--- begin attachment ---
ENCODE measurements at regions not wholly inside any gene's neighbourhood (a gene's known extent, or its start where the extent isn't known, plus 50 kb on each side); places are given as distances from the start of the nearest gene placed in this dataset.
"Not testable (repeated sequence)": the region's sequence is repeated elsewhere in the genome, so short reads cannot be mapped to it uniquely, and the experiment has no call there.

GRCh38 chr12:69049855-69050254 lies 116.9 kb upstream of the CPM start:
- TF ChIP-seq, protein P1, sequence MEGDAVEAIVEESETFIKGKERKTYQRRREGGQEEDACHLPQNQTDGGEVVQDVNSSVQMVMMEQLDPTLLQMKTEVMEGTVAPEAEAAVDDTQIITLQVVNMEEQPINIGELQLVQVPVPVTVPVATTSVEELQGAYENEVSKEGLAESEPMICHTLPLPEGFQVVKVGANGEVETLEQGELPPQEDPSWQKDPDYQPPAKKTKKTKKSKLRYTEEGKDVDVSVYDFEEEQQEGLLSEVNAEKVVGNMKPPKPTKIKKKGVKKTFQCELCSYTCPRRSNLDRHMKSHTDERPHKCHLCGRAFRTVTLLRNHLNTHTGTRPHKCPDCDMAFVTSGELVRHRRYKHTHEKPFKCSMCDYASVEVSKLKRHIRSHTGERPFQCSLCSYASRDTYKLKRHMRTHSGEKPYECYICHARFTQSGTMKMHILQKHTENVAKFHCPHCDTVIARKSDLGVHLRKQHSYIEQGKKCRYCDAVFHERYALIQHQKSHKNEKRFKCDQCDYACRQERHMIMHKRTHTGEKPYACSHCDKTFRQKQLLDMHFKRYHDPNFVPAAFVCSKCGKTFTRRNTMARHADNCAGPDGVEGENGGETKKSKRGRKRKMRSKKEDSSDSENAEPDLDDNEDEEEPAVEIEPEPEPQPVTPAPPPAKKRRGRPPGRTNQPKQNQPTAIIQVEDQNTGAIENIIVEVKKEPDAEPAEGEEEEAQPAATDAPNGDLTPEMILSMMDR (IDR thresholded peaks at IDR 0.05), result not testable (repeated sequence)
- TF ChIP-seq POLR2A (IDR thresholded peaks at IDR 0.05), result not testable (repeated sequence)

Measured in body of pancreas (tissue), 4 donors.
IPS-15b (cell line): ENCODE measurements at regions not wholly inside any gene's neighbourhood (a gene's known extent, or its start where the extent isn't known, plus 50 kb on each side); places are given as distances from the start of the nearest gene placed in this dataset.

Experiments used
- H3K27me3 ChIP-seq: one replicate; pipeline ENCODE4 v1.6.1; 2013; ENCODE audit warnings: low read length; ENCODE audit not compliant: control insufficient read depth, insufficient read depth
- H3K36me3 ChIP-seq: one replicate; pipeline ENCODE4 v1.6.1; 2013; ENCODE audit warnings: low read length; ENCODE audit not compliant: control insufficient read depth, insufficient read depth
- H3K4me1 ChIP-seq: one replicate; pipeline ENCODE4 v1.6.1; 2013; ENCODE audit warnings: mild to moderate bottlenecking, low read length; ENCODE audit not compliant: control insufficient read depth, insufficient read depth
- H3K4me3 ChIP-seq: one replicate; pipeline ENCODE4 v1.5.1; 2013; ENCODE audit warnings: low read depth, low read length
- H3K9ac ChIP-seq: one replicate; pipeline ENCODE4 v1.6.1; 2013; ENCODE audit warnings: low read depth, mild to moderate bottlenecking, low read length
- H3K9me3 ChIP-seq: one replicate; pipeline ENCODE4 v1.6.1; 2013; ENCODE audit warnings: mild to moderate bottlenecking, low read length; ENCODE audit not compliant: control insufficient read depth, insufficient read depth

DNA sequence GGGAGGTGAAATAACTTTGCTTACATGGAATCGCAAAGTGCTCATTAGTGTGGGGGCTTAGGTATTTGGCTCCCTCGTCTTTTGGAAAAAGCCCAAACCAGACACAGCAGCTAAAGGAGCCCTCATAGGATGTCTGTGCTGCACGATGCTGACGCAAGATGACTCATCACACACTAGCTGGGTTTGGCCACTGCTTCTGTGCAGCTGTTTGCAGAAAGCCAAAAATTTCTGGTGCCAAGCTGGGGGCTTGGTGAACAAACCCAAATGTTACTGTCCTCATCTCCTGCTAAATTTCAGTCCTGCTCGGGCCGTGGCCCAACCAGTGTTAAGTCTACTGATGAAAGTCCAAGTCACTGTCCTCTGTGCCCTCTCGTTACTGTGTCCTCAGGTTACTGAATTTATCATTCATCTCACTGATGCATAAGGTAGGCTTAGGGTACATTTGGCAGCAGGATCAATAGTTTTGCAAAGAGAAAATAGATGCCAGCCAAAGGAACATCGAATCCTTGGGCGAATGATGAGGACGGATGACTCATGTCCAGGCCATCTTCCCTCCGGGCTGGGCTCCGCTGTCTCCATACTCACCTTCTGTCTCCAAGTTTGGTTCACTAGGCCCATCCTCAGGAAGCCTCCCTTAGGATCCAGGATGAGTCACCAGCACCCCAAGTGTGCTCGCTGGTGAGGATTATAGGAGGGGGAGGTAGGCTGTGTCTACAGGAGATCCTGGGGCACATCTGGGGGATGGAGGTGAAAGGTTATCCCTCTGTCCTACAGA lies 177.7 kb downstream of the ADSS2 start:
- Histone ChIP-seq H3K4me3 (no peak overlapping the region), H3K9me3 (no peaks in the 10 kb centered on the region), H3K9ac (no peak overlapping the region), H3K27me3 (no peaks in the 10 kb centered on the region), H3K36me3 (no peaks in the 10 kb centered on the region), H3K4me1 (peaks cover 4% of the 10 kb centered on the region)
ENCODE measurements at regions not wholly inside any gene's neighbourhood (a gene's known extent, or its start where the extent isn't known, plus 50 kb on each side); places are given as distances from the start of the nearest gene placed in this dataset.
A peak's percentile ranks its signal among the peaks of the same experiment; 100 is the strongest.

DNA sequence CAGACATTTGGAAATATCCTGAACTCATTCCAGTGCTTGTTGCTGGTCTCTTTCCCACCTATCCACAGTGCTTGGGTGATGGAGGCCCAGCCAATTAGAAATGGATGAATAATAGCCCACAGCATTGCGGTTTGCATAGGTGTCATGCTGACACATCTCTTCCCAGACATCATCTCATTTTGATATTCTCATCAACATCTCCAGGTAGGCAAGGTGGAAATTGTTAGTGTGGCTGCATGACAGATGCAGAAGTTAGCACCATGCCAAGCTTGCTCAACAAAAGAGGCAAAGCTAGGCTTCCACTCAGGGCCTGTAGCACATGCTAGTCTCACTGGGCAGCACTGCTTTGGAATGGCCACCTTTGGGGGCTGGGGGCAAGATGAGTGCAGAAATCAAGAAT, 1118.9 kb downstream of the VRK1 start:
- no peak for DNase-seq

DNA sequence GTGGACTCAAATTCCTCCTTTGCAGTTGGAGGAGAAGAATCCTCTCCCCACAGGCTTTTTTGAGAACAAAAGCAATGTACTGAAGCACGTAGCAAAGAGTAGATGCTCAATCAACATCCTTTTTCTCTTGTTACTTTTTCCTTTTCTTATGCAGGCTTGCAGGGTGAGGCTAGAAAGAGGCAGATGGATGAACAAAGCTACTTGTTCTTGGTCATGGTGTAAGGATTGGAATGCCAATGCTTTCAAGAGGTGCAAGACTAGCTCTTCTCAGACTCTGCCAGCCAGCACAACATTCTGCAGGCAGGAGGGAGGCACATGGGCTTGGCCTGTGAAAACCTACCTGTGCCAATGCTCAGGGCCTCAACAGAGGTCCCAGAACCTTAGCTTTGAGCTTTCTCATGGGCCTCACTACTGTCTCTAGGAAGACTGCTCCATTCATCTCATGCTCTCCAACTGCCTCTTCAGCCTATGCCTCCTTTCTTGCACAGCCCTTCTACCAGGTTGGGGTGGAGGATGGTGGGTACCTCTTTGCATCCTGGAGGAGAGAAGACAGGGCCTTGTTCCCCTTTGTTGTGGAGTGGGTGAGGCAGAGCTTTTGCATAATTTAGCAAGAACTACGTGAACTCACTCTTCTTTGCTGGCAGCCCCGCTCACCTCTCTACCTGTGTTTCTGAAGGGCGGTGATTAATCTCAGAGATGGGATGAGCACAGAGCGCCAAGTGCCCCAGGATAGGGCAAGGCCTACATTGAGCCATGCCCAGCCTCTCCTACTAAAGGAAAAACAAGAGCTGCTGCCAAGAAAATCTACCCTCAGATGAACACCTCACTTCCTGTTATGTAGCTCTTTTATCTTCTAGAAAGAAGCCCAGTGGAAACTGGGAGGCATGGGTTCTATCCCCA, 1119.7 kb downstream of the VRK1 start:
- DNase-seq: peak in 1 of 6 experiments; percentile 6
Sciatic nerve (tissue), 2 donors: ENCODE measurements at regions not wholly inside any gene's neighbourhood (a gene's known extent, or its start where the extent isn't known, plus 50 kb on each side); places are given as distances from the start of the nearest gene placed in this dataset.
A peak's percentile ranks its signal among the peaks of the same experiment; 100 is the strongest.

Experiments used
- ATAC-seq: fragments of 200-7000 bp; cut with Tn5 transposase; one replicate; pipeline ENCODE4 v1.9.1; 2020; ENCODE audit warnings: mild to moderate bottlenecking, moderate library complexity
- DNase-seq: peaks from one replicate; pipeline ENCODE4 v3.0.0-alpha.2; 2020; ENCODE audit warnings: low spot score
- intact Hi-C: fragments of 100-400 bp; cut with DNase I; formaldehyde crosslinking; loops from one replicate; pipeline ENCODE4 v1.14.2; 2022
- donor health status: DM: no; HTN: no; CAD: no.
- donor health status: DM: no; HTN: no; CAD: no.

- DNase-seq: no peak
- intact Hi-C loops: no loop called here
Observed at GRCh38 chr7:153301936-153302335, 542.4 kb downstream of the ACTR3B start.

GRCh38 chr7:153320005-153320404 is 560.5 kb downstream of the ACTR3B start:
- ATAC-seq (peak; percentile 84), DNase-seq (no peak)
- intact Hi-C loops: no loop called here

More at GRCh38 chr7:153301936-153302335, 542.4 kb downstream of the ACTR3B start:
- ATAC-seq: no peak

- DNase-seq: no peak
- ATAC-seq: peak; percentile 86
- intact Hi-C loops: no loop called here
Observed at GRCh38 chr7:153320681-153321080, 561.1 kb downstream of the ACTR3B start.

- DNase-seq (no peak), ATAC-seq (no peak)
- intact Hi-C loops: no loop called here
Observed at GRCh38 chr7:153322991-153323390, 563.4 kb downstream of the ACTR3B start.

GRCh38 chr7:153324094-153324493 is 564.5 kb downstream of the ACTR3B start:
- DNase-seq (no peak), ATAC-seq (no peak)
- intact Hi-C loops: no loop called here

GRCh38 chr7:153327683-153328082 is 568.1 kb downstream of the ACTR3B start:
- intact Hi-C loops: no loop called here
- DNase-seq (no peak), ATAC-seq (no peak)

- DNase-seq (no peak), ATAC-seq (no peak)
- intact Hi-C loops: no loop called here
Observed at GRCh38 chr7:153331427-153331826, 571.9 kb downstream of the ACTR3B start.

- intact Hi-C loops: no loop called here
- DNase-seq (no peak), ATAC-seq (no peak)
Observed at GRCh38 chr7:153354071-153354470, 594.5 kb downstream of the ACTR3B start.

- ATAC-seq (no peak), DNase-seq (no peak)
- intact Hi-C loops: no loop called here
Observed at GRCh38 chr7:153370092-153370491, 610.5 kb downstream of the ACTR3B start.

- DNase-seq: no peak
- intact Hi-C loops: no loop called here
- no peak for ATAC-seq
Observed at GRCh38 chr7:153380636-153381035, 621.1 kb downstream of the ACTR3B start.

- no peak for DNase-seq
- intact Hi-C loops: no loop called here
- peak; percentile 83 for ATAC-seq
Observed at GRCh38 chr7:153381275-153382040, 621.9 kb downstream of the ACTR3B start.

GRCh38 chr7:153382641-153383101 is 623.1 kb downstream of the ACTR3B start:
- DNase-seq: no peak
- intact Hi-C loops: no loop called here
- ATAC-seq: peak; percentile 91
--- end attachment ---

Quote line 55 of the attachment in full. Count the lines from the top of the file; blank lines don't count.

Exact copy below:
- intact Hi-C loops: no loop called here